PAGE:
Washington Post

May 2000

Counting On the Decibel System

That wasn't a thunderstorm hitting Columbia a day early, it was just Nine Inch Nails essaying its industrial-strength sonic maelstrom at Merriweather Post Pavilion Friday night as part of its first American tour in five years. Of course, it's entirely possible that the subsequent storm began gathering around those black clouds that always seem to hang over Trent Reznor's tormented soul. In fact, NIN's creative mastermind seems to thrive on Desolation Row, alternating between being angry and overwhelmed at the low cards life has dealt him and his generation. Or as Reznor puts it in "Hurt": "I focus on the pain/ the only thing that's real."

In response, Reznor has wrapped his alienation, frustration and depression into a musical package that melds the mechanical precision of synth-pop, the ferocity of heavy metal, the ambition of art-rock and the confessional dramas of the singer-songwriter tradition--and then jacks the sound up beyond threshold levels.

At Merriweather Post, it proved a still-powerful combination, particularly on the opening full-frontal-lobe assaults "Terrible Lie," "Sin" and "March of the Pigs," early works that are as soul-wrenching and teeth-rattling in the new millennium as they were in the early 1990s when NIN and Ministry launched the industrial rock revolution. Reznor, suitably dressed for the apocalypse, screamed out his frustrations--only to have them screamed right back by the crowd in a stunning showcase of rock concert as group therapy.

But there were new elements as well. On last year's "The Fragile," Reznor explored a more introspective side of his music, and this allowed for some of the subtler triumphs in Friday's show, particularly the expansive instrumental interludes "The Frail" and "La Mer," which led respectively into the thick, queasy-listening experience of "The Wretched" and a hauntingly elegiac "The Great Below."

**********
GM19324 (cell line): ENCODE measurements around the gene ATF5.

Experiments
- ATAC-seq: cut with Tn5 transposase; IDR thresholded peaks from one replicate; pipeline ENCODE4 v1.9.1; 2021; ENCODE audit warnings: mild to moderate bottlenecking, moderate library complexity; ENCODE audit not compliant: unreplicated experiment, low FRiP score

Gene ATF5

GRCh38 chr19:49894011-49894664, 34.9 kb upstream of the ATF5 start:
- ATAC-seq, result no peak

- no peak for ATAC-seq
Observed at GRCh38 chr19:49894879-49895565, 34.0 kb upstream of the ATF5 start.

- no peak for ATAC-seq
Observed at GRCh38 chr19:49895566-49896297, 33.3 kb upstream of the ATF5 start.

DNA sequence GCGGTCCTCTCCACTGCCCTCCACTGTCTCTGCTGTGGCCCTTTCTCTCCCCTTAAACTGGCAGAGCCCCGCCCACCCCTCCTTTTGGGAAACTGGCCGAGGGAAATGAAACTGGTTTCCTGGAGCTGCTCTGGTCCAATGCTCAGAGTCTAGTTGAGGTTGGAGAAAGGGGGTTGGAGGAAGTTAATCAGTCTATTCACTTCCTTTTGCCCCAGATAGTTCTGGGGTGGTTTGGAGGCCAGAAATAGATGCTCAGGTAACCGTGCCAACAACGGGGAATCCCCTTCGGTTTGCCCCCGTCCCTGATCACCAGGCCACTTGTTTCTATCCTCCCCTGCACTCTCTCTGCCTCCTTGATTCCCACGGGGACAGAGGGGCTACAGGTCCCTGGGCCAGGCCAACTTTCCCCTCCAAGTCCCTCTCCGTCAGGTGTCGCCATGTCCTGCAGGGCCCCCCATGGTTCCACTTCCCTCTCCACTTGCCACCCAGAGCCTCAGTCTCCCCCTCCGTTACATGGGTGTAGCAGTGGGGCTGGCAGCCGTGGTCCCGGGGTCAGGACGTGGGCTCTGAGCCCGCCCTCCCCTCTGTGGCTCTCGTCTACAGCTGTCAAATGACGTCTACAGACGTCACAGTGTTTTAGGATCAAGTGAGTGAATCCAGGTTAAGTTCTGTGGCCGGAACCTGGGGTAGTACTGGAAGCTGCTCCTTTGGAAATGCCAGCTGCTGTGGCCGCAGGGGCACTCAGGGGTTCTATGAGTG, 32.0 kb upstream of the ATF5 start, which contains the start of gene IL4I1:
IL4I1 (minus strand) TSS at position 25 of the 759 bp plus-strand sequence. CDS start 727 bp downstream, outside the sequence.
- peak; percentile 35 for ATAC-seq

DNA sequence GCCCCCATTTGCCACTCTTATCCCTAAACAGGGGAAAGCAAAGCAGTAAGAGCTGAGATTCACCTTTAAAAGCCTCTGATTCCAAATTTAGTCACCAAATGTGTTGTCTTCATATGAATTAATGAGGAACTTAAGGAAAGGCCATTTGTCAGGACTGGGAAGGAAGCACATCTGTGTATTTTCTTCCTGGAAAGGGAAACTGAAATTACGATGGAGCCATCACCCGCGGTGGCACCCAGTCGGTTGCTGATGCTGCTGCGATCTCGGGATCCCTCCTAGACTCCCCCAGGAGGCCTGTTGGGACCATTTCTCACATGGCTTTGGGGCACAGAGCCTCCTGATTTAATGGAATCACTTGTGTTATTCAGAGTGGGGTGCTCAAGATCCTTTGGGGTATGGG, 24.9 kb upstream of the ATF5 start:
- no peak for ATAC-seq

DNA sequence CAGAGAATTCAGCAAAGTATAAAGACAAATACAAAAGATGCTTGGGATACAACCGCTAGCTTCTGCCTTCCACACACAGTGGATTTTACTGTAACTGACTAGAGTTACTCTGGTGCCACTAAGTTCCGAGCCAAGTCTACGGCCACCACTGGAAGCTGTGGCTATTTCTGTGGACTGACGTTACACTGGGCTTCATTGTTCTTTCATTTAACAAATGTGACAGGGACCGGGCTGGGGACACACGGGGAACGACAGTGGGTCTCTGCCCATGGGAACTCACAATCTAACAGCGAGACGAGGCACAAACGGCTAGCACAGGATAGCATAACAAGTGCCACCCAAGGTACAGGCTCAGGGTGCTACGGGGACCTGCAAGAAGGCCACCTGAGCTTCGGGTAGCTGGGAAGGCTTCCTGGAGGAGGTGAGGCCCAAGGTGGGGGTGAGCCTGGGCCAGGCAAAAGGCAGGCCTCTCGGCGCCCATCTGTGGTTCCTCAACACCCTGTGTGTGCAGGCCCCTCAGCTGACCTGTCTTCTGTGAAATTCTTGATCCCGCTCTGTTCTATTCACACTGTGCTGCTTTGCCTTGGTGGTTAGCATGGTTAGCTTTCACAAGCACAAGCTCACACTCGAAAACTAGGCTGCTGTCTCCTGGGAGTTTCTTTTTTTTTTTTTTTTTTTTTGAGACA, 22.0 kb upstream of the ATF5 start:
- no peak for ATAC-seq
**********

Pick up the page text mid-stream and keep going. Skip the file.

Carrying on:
These were helped a great deal by the incorporation of a triptych of digital video screens, designed by Mark Brickman (best known for his work with Pink Floyd) and using empathetic, but never intrusive, images of primal elements (particularly fire and water) by video artist Bill Viola. Such images not only underscored the music, but also offered much-welcome relief from the frequent strobe- and klieg-light assaults that emphasized the raging, roiling mood of much of the night's repertoire.

Reznor, a studio perfectionist and one-man band, encourages more rough edges in concert, using a quartet of musicians to add density and an element of contention to his otherwise taut constructions. Drummer Jerome Dillon and guitarist Robin Finck stood out with their manic contributions, while keyboard players Danny Lohner and Charlie Clouser seemed less able, or willing, to push the music forward. Still, most of today's rambunctious rap-rock hybrids sound positively anemic compared with NIN's brutal atomic pop. When you feel this noise, you feel the pain, and not just in your ears.

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Nine Inch Nails
Nine Inch Nails
This article is provided courtesy Keith Duemling and Tracy Thompson from the collection previously located at SUS.